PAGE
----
The Boca Chica Coral Reef Lagoon comprises various ecosystems of great fragility, including coral reef, seagrass meadows, mangroves, sand and rubble flats, and beaches. The area lies within the Andrés Boca Chica Municipality (population 70,000-plus), a sprawling urban, commercial, industrial and tourist area. Less than 30 minutes from the capital city, it is known as Santo Domingo’s beach.
On paper, the lagoon environment has legal protection. But overfishing has damaged the lagoon’s environment and local people’s quality of life, and the coral is threatened by human trampling. The seagrass beds, which make up a significant portion of the lagoon, are generally in very good condition, but urgently need protection and management.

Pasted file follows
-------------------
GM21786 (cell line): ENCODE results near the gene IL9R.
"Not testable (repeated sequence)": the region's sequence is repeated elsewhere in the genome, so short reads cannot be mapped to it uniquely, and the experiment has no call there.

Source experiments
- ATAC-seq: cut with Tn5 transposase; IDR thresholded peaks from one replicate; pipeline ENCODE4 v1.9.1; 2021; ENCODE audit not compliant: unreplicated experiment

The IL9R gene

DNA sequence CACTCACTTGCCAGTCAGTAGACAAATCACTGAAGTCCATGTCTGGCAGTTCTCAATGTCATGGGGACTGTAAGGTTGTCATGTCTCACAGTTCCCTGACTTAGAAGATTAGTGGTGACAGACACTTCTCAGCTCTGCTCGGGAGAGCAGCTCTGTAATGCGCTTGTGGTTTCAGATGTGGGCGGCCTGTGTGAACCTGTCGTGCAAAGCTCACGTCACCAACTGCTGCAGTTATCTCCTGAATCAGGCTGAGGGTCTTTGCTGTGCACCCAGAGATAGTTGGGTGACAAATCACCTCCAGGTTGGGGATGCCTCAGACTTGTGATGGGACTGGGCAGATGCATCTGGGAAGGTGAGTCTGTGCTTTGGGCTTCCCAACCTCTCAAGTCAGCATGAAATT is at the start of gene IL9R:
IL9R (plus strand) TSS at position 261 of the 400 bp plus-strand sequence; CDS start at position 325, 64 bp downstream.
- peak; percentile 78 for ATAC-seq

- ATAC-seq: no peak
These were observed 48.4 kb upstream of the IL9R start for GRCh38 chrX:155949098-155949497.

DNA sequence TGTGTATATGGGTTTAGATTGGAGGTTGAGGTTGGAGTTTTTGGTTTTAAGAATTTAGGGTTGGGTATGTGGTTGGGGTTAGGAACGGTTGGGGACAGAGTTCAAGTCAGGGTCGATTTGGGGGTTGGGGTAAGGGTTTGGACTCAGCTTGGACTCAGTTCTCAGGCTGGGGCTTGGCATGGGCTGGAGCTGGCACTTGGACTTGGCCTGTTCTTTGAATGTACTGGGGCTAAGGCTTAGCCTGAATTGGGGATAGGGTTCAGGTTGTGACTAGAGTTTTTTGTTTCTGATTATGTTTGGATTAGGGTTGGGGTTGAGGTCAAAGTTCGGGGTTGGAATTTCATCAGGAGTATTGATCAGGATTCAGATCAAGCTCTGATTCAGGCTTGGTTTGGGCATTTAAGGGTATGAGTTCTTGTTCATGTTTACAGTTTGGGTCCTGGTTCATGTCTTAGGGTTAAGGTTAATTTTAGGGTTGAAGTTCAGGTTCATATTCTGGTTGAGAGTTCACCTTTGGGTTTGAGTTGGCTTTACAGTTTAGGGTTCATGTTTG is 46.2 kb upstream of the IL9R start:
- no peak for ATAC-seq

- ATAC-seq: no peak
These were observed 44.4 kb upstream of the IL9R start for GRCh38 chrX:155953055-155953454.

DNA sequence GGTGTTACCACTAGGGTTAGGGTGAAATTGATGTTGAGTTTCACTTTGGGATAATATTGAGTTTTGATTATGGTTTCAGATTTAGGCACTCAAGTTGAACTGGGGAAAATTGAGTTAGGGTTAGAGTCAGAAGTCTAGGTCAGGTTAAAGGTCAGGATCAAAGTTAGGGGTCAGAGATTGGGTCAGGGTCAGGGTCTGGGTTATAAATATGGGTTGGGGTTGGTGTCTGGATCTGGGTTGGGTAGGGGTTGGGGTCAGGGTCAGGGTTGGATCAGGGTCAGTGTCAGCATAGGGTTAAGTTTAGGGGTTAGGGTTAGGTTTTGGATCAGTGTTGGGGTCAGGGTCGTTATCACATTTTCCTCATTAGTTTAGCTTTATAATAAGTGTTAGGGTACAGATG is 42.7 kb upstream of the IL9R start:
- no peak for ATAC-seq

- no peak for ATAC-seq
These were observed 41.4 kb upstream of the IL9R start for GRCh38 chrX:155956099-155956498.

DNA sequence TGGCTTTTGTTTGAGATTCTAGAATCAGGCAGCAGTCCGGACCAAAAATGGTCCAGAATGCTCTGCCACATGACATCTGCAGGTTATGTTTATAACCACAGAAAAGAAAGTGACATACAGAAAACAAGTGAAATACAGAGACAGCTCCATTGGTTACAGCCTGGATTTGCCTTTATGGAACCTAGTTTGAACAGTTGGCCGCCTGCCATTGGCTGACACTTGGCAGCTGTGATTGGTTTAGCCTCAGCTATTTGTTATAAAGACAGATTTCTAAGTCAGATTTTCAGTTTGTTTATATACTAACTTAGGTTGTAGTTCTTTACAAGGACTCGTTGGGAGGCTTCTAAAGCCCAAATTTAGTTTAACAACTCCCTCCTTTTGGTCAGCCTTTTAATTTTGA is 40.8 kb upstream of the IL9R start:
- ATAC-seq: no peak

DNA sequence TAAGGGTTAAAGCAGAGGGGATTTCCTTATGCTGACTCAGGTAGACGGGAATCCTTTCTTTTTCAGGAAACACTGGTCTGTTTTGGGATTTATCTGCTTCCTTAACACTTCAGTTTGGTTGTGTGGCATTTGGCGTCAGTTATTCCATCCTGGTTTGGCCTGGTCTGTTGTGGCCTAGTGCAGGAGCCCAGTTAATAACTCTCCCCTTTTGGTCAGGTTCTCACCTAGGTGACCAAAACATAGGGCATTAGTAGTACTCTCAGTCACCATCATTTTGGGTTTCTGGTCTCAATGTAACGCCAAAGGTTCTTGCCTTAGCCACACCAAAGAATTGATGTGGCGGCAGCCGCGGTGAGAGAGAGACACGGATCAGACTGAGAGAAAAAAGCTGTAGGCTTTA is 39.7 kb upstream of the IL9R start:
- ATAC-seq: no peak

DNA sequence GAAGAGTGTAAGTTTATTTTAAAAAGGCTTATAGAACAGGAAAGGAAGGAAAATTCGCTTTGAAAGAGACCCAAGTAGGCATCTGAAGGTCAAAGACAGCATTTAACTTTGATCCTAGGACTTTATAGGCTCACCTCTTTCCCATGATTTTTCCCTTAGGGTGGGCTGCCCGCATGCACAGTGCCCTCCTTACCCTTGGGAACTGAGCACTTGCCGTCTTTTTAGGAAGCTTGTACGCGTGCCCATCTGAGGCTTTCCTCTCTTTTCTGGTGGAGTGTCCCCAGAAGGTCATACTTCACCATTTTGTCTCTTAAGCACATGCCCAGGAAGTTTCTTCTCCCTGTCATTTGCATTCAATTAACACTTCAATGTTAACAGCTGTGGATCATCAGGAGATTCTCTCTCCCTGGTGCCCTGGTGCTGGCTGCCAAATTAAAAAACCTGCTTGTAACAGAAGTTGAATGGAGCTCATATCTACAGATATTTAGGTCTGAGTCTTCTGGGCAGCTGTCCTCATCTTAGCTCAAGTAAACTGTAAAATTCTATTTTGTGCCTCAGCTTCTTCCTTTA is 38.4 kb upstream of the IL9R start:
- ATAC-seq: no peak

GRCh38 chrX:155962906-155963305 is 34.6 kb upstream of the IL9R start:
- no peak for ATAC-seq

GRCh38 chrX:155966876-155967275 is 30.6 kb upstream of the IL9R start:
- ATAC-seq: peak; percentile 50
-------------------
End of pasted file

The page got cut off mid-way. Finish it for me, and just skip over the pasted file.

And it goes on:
Working with our nonprofit partner Fundación Verde Profundo (FVP), this project will further both socioeconomic equity and responsible environmental stewardship.
The first step is to reduce fishing pressure, while ensuring that fishers can earn a living. The fishers are enthusiastic about participating in conservation and ecotourism and plan to form a Fishermen’s Ecotourism Co-op (FECOP). The coop will help restore the marine ecosystem, with an emphasis on cultivating and planting 1,000 mangrove seedlings. FVP has already planted 1,500 mangroves in the project site, with a survival rate of 82 percent. They are also protecting naturally occurring mangroves on the lagoon’s reef barrier and Los Pinos Island. FECOP members will patrol the area and enforce restrictions.
The group will also develop an alternative income stream from ecotourism. Fishers will learn how to be certified tourist guides, and will also get training in small business practices, rescue and first aid, and marine area enforcement. The Seacology grant will fund stand-up paddleboards, kayaks, snorkel and safety equipment; first aid kits; tour operator insurance; tourism permits; promotional consultation and materials; an e-marketing platform; and office equipment and supplies.